Most of his positions today -- including his opposition to the Iraq war -- are built on this same shoddy foundation of far-right conspiracism and extremist belief systems, particularly long-debunked theories about the "New World Order," the Federal Reserve and our monetary system, the IRS, and the education system.
While I think the evidence that Paul is incredibly insensitive on racial issues -- ranging from a racially incendiary newsletter to his willingness to appear before neo-Confederate and white-supremacist groups -- is simply overwhelming, it isn't as simple to make the case that he is an outright racist, since he does not often indulge in hateful rhetoric -- and when he has, he tries to ameliorate it by placing it in the context of what he thinks are legitimate policy issues.
Note, if you will, that the interviewers' questions are all predicated on a belief in old far-right conspiracy theories about "banking elites" [read: Jews] are secretly out to control the world -- and Paul clearly accepts those premises as valid.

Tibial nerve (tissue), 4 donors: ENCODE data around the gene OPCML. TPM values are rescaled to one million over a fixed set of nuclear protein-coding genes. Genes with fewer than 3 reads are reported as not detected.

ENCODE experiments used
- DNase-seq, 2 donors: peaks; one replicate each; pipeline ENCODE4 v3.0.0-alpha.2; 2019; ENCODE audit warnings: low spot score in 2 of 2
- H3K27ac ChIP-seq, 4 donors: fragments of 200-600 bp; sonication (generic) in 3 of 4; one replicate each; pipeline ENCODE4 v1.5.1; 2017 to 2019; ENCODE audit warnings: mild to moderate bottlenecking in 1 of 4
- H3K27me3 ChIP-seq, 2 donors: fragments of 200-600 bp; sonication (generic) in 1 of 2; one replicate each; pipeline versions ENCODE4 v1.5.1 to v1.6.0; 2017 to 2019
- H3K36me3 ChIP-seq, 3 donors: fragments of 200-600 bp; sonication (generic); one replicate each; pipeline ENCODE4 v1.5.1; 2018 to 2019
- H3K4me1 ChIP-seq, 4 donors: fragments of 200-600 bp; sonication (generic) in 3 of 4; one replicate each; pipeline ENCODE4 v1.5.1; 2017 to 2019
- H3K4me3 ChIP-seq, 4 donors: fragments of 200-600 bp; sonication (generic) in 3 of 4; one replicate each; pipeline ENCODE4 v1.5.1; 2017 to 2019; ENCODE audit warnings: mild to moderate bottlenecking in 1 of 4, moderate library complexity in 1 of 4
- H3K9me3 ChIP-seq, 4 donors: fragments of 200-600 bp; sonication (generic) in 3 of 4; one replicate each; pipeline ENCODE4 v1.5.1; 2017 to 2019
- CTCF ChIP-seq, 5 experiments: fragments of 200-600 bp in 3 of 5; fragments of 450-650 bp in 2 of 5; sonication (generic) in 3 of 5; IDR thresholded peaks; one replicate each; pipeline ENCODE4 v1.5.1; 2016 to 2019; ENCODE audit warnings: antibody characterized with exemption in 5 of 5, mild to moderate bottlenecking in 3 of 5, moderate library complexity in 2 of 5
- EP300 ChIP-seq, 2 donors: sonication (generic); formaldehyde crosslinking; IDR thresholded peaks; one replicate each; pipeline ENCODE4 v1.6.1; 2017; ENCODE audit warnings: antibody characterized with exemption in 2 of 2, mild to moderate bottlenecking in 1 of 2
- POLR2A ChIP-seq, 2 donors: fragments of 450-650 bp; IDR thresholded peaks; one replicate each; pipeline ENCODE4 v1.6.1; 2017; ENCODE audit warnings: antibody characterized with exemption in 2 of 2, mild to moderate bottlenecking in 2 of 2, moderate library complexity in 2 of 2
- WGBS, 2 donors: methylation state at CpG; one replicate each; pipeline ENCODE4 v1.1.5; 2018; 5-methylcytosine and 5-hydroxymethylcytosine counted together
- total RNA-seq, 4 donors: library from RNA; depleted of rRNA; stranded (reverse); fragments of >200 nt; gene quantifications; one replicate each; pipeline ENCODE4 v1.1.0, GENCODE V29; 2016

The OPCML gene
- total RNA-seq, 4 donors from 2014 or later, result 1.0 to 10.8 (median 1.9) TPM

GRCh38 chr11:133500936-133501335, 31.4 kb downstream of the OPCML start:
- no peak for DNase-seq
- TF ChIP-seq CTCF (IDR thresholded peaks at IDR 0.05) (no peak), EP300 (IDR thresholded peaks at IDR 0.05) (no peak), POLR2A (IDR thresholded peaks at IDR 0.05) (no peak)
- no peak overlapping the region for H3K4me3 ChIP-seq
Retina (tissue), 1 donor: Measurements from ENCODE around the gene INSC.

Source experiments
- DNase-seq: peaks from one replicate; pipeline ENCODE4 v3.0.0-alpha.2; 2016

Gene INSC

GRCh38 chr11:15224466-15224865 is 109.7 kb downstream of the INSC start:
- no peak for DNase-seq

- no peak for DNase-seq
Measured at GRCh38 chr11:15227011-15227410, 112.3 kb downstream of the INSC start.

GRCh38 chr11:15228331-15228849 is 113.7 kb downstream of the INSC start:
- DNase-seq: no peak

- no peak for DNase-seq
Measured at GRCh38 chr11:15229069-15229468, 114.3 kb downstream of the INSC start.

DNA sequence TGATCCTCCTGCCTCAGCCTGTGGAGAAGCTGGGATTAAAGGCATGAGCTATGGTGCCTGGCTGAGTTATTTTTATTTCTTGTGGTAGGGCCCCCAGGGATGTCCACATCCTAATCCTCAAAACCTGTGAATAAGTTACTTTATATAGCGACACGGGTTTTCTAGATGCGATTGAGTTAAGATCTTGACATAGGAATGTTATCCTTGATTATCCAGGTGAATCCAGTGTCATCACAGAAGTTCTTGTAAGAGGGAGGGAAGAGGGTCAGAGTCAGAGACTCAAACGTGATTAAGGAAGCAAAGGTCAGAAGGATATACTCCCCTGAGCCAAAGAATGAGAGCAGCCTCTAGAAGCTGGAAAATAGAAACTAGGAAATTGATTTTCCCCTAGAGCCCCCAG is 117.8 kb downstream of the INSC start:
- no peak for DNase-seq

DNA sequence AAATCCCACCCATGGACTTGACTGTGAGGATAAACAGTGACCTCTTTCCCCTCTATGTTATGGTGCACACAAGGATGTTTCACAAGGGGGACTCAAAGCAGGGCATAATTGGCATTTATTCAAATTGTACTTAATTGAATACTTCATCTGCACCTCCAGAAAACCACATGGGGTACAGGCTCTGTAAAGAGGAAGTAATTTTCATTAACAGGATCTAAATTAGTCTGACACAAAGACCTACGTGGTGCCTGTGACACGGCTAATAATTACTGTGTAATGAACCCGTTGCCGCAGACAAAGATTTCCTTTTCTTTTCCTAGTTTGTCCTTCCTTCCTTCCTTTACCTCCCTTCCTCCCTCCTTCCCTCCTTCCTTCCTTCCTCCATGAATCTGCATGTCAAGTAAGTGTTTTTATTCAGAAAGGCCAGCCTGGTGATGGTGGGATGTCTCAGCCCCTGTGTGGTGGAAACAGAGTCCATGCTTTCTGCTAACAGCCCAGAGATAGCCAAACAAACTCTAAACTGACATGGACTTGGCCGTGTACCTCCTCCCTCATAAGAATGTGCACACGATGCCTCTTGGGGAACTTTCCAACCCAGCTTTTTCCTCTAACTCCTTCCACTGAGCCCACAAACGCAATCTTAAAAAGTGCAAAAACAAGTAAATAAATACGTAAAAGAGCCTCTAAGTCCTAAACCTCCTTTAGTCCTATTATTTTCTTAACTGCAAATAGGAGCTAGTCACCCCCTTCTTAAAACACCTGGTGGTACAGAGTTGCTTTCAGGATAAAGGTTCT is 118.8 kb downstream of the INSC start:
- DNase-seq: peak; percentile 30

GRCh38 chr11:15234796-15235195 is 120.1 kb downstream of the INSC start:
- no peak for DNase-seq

Phenry's diary is its own rundown. Here are some highlights that, I believe, will generally disturb my libertarian friends: Paul is anti-abortion (and not just anti-Roe v. Wade), is pro-shielding oil companies from contamination lawsuits, is so anti-immigrant that he wants to repeal birthright citizenship, voted against reauthorizing the Voting Rights Act of 1965, voted for a bill that would require `proof of citizenship' -- producing a birth certificate, passport, or naturalisation certification -- at the polls, supports the Defense of Marriage Act (indeed, he cosponsored a bill that would bar federal courts from considering challenges to the federal DMA), does not believe in the separation of church and state (though he does believe in the `separation of school and state'), introduced a bill that would prohibit the federal court system from hearing any equal protection case involving religion or sexuality, refuses to acknowledge that there is genocide in Darfur, hates unions and voted to make it harder to file class-action lawsuits.
And that's a selection from one post in a series of four.
This does not sound like the set of beliefs of a man whose political philosophy is firmly grounded on a principle of respect for individual liberty.